There doesn’t seem to be much consensus about what Sprint’s decision to drop its plan to purchase T-Mobile, revealed yesterday, means for the companies and for the industry in general.
While some industry observers expect both companies to focus on internal growth and/or to consider alternative M&A options, others say this is a posturing move and the companies will take another go at merging after the next election, when they hope to find a regulatory environment more open to such a deal.
FCC Chairman Tom Wheeler, clearing hoping the deal is dead, took the time to issue a short statement, noting simply that “Four national wireless providers is good for American consumers. Sprint now has an opportunity to focus their efforts on robust competition.”
Hesse Out, Claure In
Sprint’s simultaneous ousting of long-time leader Dan Hesse was a surprise in that he is well respected in the industry, has decades of relevant experience and has frequently played the role of the face of the company, having once been the central figure in a Sprint ad campaign. On the other hand it’s not surprising, considering that there apparently has been some conflict between Hesse and Masayoshi Son, chief of Softbank, which gained control of Sprint last year. Hesse told the Wall Street Journal earlier this year that he and Son don’t always agree on things, although he also noted that the two men had mutual respect for one another.
Replacing Hesse will be Marcelo Claure, founder of SoftBank subsidiary Brightstar, who has been on Sprint’s board since January. In a press release, Sprint described Brightstar as “the world’s largest specialized wireless distributor and a leading provider of diversified services to the wireless industry.” According to news reports, Son hopes that Claure will change Sprint’s loser mentality.
Two telecom financial analyst firms had quite differing views on Hesse’s replacement by Claure.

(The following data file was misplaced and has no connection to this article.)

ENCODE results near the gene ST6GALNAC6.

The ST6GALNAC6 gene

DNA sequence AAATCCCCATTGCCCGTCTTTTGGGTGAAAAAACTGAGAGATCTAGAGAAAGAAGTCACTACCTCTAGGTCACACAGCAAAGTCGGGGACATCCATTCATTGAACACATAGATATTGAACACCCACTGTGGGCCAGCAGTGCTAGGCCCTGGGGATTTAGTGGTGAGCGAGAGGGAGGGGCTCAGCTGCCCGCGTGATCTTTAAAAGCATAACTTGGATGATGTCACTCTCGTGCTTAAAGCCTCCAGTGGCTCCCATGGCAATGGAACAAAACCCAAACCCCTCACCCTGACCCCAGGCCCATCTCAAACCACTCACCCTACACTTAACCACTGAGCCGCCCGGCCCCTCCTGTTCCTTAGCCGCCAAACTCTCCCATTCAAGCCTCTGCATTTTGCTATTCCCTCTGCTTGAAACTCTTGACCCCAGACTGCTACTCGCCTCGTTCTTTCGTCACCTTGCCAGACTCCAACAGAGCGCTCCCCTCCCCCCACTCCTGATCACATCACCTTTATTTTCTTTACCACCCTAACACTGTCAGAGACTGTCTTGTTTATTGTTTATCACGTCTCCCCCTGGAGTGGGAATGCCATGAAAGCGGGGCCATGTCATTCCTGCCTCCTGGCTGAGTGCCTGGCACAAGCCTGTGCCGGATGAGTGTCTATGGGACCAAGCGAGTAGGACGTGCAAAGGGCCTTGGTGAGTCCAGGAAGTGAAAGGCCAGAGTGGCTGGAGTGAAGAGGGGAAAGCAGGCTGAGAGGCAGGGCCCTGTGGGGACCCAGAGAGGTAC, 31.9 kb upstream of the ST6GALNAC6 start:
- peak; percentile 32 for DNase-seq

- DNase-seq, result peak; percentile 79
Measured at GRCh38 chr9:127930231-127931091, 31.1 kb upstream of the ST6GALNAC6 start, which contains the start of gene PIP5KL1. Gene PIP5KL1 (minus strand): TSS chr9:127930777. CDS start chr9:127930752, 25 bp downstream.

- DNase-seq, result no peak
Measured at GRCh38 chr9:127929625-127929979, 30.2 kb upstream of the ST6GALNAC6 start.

In a research note, Bernstein Research said it expects to see Sprint “replacing most of the legacy management with new talent… as a way to accelerate organizational change” – a move Bernstein views as positive.
“Sprint as a company is better off,” wrote Bernstein researchers, who argued that management now will take the next two to three years to turn Sprint around.
Moffett Nathanson, on the other hand, argued in a research note that “Sprint’s problems are overwhelmingly structural, not cultural, and we wonder how much of a difference new management can really make.”
According to Moffett Nathanson, “Sprint is the clear loser here.” The company now will have to reduce prices to be competitive while it also spends money to continue modernizing its network, Moffett Nathanson researchers said.
Some industry observers expect Sprint, T-Mobile or both to explore other M&A options. Here, too, Bernstein and Moffett Nathanson have different ideas.
Bernstein favors a deal between T-Mobile and Dish Network, arguing that Dish would bring T-Mobile “a material amount of spectrum, a customer base, the potential for video bundling and experience in the U.S. market.”
Moffett Nathanson, however, noted that “Dish’s spectrum has real value but not to T-Mobile (which has plenty of mid-band spectrum already) and not to Sprint (which is awash in spectrum).” The Moffett Nathanson researchers argued that America Movil would be an excellent candidate to bid for T-Mobile because America Movil’s Tracfone unit, which currently resells other networks, would save considerable money by moving its 26 million pre-paid wireless subscribers to a company-owned network.
One thing Bernstein and Moffett Nathanson agree on, however, is that one big winner from the demise of the Sprint/ T-Mobile deal is the FCC. Researchers at both firms argue that the FCC will be perceived as more powerful and that the 600 MHz auction of TV broadcast spectrum will be more successful as a result.